The United States Coast Guard is one of five Armed Forces of the United States. It is this nation’s oldest continuous seagoing service. The history of the Service is complicated because it is the amalgamation of five Federal agencies: the Revenue Cutter Service, the Lighthouse Service, the Steamboat Inspection Service, the Bureau of Navigation, and the Lifesaving Service.
The history of the USCG can be traced to August 7, 1789 when one of its predecessors, the US Lighthouse Service, was established under the control of the Treasury Department.
On August 4, 1790, Congress authorized a maritime service to enforce customs laws. Alternately known as the System of Cutters, Revenue Service, and Revenue-Marine this service was placed under the control of the Treasury Department. (This is considered the official “birthday” of the U.S. Coast Guard.)
On August 30, 1852, the Steamboat Inspection Service was formally established in the Department of the Treasury.
In 1870, the Navigation Division was established in the Treasury Department to administer the fines and penalties function under the navigation laws.
In June 18, 1878, the U.S. Life-Saving Service established as a separate agency under the control of the Treasury Department.
On January 28, 1915, President Woodrow Wilson signed into law the “Act to Create the Coast Guard.” That law combined the Life-Saving Service and Revenue Cutter Service to form the Coast Guard. (This is the date that the Coast Guard was given its current name.)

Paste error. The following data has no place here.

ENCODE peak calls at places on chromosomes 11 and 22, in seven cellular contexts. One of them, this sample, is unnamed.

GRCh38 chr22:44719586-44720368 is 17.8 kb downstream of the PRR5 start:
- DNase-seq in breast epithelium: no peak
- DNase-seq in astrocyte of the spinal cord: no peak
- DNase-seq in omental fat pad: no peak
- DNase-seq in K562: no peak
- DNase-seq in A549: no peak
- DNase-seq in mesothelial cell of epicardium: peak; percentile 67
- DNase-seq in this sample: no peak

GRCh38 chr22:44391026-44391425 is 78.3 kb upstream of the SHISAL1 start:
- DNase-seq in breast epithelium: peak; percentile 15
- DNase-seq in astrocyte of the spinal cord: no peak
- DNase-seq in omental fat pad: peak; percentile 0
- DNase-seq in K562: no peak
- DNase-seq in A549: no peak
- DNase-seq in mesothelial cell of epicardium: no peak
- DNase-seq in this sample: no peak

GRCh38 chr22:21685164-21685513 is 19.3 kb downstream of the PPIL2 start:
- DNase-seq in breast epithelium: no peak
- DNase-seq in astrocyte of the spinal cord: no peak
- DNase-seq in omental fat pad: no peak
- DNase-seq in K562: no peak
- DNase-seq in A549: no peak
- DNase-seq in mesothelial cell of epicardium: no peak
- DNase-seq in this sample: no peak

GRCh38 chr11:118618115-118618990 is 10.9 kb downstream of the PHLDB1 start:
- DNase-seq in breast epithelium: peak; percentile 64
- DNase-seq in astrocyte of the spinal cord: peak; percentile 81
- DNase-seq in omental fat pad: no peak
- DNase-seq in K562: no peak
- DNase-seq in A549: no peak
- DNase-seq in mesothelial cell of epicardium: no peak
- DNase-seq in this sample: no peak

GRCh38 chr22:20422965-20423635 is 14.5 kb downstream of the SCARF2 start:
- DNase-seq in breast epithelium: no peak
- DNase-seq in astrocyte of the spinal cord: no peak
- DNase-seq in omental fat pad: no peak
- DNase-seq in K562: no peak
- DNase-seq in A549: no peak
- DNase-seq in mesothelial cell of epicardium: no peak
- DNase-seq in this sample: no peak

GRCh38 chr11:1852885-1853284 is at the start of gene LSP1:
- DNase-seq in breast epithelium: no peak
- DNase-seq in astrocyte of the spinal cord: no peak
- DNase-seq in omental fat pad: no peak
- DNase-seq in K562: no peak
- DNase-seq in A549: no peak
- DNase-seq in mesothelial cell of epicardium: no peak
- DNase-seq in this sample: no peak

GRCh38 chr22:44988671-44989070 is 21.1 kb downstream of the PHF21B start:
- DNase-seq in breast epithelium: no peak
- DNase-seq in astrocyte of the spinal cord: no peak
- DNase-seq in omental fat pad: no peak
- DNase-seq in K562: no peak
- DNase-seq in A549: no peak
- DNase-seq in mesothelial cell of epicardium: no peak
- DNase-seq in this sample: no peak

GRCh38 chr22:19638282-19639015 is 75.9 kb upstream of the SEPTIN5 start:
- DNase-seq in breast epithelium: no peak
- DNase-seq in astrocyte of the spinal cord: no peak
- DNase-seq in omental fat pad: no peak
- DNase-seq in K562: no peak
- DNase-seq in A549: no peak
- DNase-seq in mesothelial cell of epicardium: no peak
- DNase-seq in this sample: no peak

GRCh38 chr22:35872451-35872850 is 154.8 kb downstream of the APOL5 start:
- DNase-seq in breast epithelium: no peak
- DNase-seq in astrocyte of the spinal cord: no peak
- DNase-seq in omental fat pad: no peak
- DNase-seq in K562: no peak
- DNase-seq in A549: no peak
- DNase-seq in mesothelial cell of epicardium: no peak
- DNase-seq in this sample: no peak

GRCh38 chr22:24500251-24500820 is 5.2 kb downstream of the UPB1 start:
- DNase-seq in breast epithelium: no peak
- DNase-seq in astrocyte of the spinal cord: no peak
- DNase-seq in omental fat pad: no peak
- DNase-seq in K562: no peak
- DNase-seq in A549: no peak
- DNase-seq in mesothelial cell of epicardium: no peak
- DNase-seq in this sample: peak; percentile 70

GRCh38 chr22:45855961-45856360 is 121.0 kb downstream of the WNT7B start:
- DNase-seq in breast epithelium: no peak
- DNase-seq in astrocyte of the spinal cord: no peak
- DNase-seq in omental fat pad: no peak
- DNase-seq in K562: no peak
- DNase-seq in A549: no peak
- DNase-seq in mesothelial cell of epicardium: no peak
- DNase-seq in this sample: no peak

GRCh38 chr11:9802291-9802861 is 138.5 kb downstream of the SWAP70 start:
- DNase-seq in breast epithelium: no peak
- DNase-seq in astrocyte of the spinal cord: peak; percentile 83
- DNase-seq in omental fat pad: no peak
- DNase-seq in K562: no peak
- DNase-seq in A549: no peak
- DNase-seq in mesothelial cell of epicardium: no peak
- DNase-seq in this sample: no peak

On March 1, 2003, the Coast Guard formally transferred from the Department of Transportation to the newly-created Department of Homeland Security.
The multiple missions and responsibilities of the modern Coast Guard are directly tied to this diverse heritage. The Coast Guard is a service unique among the U.S. military branches for having a maritime law enforcement mission (with jurisdiction in both domestic and international waters) and a federalregulatory mission.
The Coast Guard (or its predecessors) has been involved in every war since 1790. As of August 2009[update] the Coast Guard had approximately 42,000 men and women on active duty; 7,500 reservists; 30,000 auxiliarists and 7,700 full-time civilian employees.
The Coast Guard motto is Semper Paratus (“Always Ready”). Official recognition was given to the Coast Guard motto in 1910. No one knows how this motto was chosen. There is, however, no doubt as to who put the famous motto to words and music. Captain Francis Saltus Van Boskerck wrote the words in 1922. He wrote the music five years later.The U.S. Coast Guard’s official flag is shown below:
The U.S. Coast Guard ensign is shown below. The design of the Coast Guard Ensign was established in 1799. The design represents the original 13 states. The only change since then has been the addition of the Coast Guard anchors. As it was intended in 1799, the ensign is displayed as a mark of authority for boardings, examinations and seizures of vessels for the purpose of enforcing the laws of the United States. The ensign is never carried as a parade or ceremony standard.
The “Slash” or “Racing Stripe” of the US Coast Guard is shown below. In the early 1960s, President Kennedy wanted to improve “the visual identification” of the United States, both domestically and internationally. The red “slash” was recommended as a symbol that would easily distinguish the Coast Guard from other government agencies. It could also be easily applied to ships, boats, aircraft, and vehicles and used in other printed forms. The “slash” is a wide red bar to the right of a narrow blue bar, both canted at 64°. Centered on the red bar is the traditional Coast Guard emblem. This “racing stripe” was adopted on April 6, 1967.
- Traditions, 200 years of history, the Coast Guard Historian’s office, July 1990.